Friday is the day singles hate and couples love. But in this tech-heavy world, some say an electronic message might be just as valuable as a dozen roses.
Over the last decade, cupid's arrow has gone digital. Call it shopping for the perfect mate.
"I said I was gonna give it a certain amount of time," said Emily Soen. "I'd give it six months. Whatever time, energy, money was involved, I was gonna do it. After that, close the account and wipe my hands of it."
Emily says her frustration with traditional dating led her to give online romance a try. And then she got connected with Philip.
"Just in our email communications it just felt like we quickly resonated," said Philip Soen. "So for me it didn't feel like it was a long deliberation."
It's something eHarmony VP Grant Langston says is key to their success.
"The one thing we know about human life in the modern age is the pool of available people, available single people, starts to shrink when you leave college," said Langston.
And college parties,bars and other social gatherings once provided that fuel for the dating fire. Now, the chase takes place across the Internet with instantaneous communication. And maybe Langston's logic makes sense.
"We have reverse engineered, essentially, really great marriages," said Langston. "We took a lot of people who've been married 20, 30 years, we looked at their relationship and we figured out: why are these people really happy together?"
Langston says it took three years of research to come up with 29 variables the company says need to be aligned for a relationship to be long-lasting.
"I think it's match.com or the other one that has 1,500 variables in it, and they tweak it to give it certain weight," said Jackson State Sociology professor Thomas Kersen. "Some of these variables are weighted more than others, and if we can just find the right formula, we'll be able to give you the right person."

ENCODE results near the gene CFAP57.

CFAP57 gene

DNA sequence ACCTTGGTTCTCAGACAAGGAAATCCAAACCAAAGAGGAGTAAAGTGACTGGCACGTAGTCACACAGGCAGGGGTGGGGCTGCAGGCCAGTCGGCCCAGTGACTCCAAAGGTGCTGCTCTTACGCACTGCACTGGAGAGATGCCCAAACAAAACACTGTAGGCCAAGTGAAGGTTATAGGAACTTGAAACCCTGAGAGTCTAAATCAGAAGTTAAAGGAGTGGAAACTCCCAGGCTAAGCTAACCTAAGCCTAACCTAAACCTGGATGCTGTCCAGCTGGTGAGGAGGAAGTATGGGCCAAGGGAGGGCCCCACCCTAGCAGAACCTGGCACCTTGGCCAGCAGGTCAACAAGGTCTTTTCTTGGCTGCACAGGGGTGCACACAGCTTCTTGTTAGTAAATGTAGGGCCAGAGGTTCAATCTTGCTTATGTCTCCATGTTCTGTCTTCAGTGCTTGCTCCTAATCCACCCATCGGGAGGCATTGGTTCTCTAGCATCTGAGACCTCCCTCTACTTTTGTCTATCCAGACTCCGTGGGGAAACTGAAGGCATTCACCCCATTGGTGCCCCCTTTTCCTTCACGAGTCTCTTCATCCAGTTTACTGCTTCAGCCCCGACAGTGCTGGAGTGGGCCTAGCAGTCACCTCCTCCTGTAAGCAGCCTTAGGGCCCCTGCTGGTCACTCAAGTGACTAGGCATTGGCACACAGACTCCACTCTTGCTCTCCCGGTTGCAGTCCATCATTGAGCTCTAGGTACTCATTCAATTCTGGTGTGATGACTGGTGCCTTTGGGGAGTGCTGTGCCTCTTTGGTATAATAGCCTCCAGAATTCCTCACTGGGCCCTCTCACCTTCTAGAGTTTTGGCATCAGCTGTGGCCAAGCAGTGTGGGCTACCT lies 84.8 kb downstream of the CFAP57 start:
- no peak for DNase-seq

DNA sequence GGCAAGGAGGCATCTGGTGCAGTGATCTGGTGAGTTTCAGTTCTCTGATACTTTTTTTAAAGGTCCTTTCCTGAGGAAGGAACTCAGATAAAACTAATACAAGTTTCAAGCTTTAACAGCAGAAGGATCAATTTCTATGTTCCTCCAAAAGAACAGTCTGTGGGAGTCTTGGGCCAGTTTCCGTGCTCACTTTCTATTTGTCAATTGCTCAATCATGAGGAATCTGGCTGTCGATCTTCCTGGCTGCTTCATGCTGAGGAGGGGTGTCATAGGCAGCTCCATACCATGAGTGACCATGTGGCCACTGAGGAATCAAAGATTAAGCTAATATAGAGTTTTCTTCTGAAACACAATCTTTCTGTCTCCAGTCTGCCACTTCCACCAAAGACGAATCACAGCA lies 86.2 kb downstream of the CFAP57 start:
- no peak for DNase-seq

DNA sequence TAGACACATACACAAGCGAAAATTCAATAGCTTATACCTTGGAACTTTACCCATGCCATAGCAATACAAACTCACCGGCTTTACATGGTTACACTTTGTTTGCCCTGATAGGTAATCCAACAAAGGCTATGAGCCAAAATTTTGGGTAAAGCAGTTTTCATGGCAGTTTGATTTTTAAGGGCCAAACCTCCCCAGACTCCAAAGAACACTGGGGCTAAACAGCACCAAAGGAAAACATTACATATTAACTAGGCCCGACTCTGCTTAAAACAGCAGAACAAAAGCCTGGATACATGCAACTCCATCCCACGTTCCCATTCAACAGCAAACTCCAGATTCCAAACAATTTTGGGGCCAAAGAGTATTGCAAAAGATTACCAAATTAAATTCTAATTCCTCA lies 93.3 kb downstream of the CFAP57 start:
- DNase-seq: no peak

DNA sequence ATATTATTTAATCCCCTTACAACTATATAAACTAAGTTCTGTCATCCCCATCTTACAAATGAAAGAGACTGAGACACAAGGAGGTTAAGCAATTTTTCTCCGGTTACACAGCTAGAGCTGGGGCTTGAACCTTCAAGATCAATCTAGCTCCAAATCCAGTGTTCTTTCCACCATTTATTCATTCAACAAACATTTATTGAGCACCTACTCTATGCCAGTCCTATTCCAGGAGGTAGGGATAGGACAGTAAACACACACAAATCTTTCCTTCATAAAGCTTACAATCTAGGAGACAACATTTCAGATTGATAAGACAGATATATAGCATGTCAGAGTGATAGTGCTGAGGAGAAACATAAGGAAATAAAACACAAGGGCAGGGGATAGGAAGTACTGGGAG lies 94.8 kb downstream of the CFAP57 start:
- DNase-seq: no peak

Kersen doesn't buy it. "Again, it's this idea that technology can save us, and I'm not sure that it really can, especially in the most intimate way."
That being said, Philip and Emily Soen have been married five years. They say they're proof it works.
"[people] hear words like 'algorithm' and think 'deeply impersonal, powerful presence'...that's what people hear," said Philip. "But the reality is, people designed it...ultimately, it's all about people."
There's also another side to this, a financial bottom line. Eharmony would not disclose how many paying users it has. And when I tried to set up an account, after nearly 50 questions, I couldn't even find a free option to see my profile; just monthly and yearly ways to pay with the promise of a match.
"Casinos do the same thing," said Kersen. "All the success stories that they put up on their walls? what about all of the other ones? It's a marketing thing. It works. We all think we can win that jackpot, that jackpot being someone we love. And I find it hard to believe there's an algorithm to really get at that."
Copyright 2014 MSNewsNow. All rights reserved.
IF YOU HAVE A STORY IDEA CONTACT WLBT/WDBD AT (601) 960-4426 OR EMAIL US AT News@WLBT.COM.
715 South Jefferson Street
Jackson, MS 39201